However, the same holiday also encompassed a visit to the Hagia Sophia in Istanbul, where 9th century Viking names carved into a ledge have become an attraction in their own right. It helps that like much of the graffiti recorded by the Norfolk Medieval Graffiti Society, at least Halvdan and Are chose a fairly plain surface to inscribe their names on, recording them for posterity to an extent they may have not been able to imagine. Still, it’s worth considering this advice when tempted to leave your mark somewhere:

Window sign, NYC

Window sign, NYC

 

Voyeuristic book-making

An author friend of mine Viccy Adams recently prevailed upon me to assist with a creative project at Hack the Barbican. The brief was to use (or ‘hack’) the Barbican’s spaces and facilities to create an installation, so our project book / jacket focused on ‘stealing’ overheard conversations and cctv-style snapshot images (both collected on site), which we then immediately printed out and sewed into little booklets. We hoped the books would be pocketed and slipped into coats and bags, and discovered again later, as a kind of voyeuristic record of a visit to the Barbican.

We wanted to make the booklets appealing and covetable, as well as maintaining an ad-hoc aesthetic in order to reflect their origins as collated material rather than created material. Using a Japanese-style stab sewn binding allowed us to produce these booklets quickly on-site with minimum equipment, whilst having creative input in choosing thread colours and different sewing patterns so each one could be unique. I think this made a really nice contrast between the impersonal ‘found’ images and text inside and the hand-sewn, crafted nature of the sewing. Viccy has written a post about the project too, which includes a very nice slideshow with all the images and text so I recommend having a look.  We were also interviewed by Laura Davidson, who has explained in more detail Viccy’s inspiration and aims for the project.

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IWM Young Reporters Workshop

Following on from the podcast interview with IWM’s Young Reporters, we decided to offer them a series of workshops with the conservation and collections care staff at the museum. This was a unique chance to show 9 and 10 year olds around our studio, and then teach them some of the techniques and skills that we use in our day-to-day treatments. I found this a really exciting project to be involved in – although I often talk about my work I rarely get the opportunity to actually be involved with hands-on workshops, and I think what we do makes much more sense when you see it in action. Obviously we’d rather not encourage amateurs to attempt their own conservation, but I do think it could be valuable for children to see what our profession is and maybe consider it as a career for themselves, especially as the conservation workforce in the UK is rather homogeneous. The good thing for us was that this kind of workshop does not involve self-selected candidates coming of their own volition (i.e. those who already visit museums and might know about our work), but rather brings a whole class along (whether they like it or not!) who may never learn about our profession otherwise. Anyway, I wrote up my experiences of the workshops for IWM’s own blog, which can be found here: Young Reporters: Cleaning and Repairing First World War Posters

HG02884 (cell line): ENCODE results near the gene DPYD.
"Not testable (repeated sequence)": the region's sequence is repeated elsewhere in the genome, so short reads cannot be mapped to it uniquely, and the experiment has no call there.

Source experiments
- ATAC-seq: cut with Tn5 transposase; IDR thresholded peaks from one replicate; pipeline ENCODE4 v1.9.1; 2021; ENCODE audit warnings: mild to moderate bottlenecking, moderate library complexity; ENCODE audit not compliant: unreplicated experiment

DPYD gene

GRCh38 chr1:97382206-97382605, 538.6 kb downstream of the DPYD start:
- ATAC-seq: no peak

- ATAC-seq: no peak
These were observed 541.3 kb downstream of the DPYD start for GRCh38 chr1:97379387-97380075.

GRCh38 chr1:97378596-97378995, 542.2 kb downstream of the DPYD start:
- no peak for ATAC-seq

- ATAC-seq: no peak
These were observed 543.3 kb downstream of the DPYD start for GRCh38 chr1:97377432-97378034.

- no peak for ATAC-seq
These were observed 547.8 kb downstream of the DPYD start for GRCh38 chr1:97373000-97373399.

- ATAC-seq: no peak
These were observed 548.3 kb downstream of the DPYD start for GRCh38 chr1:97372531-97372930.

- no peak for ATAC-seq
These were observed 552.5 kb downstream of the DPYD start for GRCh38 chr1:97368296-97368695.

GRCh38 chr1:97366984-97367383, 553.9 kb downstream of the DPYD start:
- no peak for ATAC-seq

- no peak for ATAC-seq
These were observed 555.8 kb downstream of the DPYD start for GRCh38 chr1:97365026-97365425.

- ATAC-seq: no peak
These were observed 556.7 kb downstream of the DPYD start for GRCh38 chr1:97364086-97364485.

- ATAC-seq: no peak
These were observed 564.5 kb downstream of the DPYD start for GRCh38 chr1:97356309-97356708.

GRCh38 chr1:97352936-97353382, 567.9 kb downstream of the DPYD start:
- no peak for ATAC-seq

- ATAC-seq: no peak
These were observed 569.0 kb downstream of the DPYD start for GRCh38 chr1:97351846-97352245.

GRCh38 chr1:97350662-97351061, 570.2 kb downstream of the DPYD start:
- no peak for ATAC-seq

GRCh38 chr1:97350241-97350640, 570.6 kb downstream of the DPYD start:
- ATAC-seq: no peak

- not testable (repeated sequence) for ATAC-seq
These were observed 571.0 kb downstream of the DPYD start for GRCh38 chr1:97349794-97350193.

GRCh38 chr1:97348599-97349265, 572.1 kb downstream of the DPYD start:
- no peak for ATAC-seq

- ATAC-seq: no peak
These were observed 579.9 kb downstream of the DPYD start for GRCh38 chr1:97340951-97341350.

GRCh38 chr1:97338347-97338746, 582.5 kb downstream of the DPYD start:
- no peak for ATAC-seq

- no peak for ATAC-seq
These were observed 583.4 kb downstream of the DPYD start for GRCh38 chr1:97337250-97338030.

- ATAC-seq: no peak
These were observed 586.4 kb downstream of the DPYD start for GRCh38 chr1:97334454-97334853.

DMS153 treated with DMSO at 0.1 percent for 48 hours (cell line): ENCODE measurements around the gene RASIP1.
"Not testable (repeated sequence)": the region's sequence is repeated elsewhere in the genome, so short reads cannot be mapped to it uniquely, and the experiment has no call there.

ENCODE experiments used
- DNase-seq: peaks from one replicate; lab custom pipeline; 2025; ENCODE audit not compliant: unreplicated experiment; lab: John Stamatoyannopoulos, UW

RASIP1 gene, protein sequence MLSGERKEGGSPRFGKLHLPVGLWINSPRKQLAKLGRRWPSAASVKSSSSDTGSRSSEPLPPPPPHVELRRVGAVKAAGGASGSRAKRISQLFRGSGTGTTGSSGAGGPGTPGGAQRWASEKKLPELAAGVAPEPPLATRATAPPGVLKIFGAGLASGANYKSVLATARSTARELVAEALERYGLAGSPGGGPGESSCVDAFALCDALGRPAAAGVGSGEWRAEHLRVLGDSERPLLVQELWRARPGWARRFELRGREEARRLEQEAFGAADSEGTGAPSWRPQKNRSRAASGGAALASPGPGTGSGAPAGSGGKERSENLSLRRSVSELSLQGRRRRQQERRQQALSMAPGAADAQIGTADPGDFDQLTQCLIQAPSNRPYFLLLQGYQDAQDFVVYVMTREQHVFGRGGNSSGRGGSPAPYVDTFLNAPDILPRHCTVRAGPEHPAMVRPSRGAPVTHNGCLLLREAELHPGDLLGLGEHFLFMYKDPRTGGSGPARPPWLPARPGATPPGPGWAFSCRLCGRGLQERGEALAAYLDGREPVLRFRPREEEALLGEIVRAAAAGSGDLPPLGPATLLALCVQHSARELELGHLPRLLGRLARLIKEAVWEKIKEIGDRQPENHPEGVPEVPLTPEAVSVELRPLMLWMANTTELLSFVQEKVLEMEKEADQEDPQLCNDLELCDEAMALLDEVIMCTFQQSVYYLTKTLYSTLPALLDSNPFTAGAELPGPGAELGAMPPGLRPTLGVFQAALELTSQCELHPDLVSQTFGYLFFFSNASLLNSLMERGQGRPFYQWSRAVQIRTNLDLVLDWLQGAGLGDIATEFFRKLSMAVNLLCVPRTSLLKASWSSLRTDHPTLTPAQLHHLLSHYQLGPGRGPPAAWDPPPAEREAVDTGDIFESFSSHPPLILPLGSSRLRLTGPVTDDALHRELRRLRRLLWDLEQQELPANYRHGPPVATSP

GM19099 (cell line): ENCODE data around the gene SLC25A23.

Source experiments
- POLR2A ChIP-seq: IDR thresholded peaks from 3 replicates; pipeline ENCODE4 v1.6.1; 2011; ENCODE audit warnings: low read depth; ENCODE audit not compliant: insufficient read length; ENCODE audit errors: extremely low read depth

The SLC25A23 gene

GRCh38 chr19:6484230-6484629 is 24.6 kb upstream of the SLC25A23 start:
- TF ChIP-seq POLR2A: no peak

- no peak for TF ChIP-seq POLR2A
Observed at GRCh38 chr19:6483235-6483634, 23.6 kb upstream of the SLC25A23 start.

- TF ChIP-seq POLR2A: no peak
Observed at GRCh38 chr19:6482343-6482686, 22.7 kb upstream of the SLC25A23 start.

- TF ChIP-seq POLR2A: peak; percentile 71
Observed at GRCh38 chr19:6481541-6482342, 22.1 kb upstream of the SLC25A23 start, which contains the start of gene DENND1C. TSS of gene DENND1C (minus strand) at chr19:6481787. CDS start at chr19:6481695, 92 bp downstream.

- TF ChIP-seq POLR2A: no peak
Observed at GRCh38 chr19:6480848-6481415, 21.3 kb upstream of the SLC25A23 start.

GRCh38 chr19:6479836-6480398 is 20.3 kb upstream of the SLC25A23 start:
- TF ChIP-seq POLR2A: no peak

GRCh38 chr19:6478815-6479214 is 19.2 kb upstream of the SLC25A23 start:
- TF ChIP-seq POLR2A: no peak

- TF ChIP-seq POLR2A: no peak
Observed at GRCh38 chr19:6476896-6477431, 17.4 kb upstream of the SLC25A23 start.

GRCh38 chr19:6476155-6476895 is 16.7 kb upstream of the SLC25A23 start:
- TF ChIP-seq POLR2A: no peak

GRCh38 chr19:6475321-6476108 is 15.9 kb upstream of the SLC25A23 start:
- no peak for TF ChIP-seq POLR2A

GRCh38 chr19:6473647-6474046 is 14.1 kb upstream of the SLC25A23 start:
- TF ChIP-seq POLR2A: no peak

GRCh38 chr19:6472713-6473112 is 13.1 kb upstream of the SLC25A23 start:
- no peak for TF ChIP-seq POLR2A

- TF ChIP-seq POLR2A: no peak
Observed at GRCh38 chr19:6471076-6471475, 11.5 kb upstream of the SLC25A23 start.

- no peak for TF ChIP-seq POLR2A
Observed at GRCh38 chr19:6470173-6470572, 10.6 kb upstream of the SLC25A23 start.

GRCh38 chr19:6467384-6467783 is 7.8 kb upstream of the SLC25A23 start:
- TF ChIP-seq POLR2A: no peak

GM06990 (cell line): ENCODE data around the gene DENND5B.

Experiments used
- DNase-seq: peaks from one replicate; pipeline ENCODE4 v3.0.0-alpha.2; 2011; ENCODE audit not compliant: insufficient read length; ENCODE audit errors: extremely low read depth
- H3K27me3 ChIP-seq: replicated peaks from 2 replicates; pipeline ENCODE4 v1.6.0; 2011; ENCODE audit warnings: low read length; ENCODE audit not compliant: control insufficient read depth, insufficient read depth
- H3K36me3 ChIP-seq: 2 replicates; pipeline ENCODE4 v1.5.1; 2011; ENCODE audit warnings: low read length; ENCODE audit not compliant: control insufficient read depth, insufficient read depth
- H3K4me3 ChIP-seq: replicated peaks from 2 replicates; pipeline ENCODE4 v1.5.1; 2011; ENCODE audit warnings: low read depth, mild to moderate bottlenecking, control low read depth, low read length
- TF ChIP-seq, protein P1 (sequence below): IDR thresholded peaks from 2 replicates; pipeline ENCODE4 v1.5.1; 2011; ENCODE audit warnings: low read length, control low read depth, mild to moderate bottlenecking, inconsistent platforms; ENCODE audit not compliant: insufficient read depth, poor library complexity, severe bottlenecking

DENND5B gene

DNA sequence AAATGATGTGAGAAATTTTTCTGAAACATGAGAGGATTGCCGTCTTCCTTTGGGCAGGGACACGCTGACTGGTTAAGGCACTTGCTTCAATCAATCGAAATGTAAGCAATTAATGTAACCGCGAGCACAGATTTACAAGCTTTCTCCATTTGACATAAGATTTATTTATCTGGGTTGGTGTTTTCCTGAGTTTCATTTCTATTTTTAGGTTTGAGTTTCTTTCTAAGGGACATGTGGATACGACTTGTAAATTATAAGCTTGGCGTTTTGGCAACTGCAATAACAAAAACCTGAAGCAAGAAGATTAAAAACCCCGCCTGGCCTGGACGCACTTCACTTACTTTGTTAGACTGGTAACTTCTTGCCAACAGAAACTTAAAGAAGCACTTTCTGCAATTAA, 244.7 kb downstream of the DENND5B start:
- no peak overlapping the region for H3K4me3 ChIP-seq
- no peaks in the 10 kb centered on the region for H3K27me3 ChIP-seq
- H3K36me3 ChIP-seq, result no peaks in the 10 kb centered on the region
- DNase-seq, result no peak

You can also find posts by my colleagues about the other workshops they ran, on objects conservation, bug hunting, and book binding. I think I can safely say we all found the experience rewarding, and many of the children professed an interest in becoming a conservator following the workshops. However I also suspect that the bug-hunting session may have been far and away the most popular of the classes…

Visible Conservation, and an Islamic Art Lecture

Whenever conservators come out from their studios and into gallery spaces the public are invariably fascinated and keen to engage with us and our slightly hidden area of work. The British Museum’s Conservation in Focus project involved setting up a temporary studio in one of the galleries so that visitors could see conservation treatments taking place and ask questions of the conservators. Whenever I visited during this exhibition, the gallery was always busy and visitors took a great interest in conservation treatments. Fine art exhibitions are starting to reflect this area of interest by including science and conservation details in the text used on interpretation panels and the materials they provide as part of the exhibition: a recent example is the Tate’s Rothko exhibition which included conservation light-boxes to display the findings of research into Rothko’s technique and materials. There is an evaluation of how visitors reacted to this information here , and this quote tells us a lot about how much this kind of in-exhibition resource is valued:

The new insights provided in this room were generally greatly appreciated, with many visitors reporting that this section changed their viewing habits in later rooms. The majority of visitors we spoke to would like similar resources in future exhibitions. Even those who were not interested in conservation were still glad that the information was available for others. Visitors tended to be surprised by this section and were not expecting this kind of content in the Rothko exhibition.

A current exhibition at the Metropolitan Museum of Art similarly uses the research and findings of conservators to inform their exhibition Making the Invisible Visible: Conservation and Islamic Art (ends August 4th). A variety of events have run alongside this exhibition, including several lectures and discussions which have  generously been made available on the website. Most of all, I would like to direct your attention to this Arts of the Book Lecture, given by Associate Conservator Yana van Dyke who is a leading expert in the field of conservation of Islamic art on paper.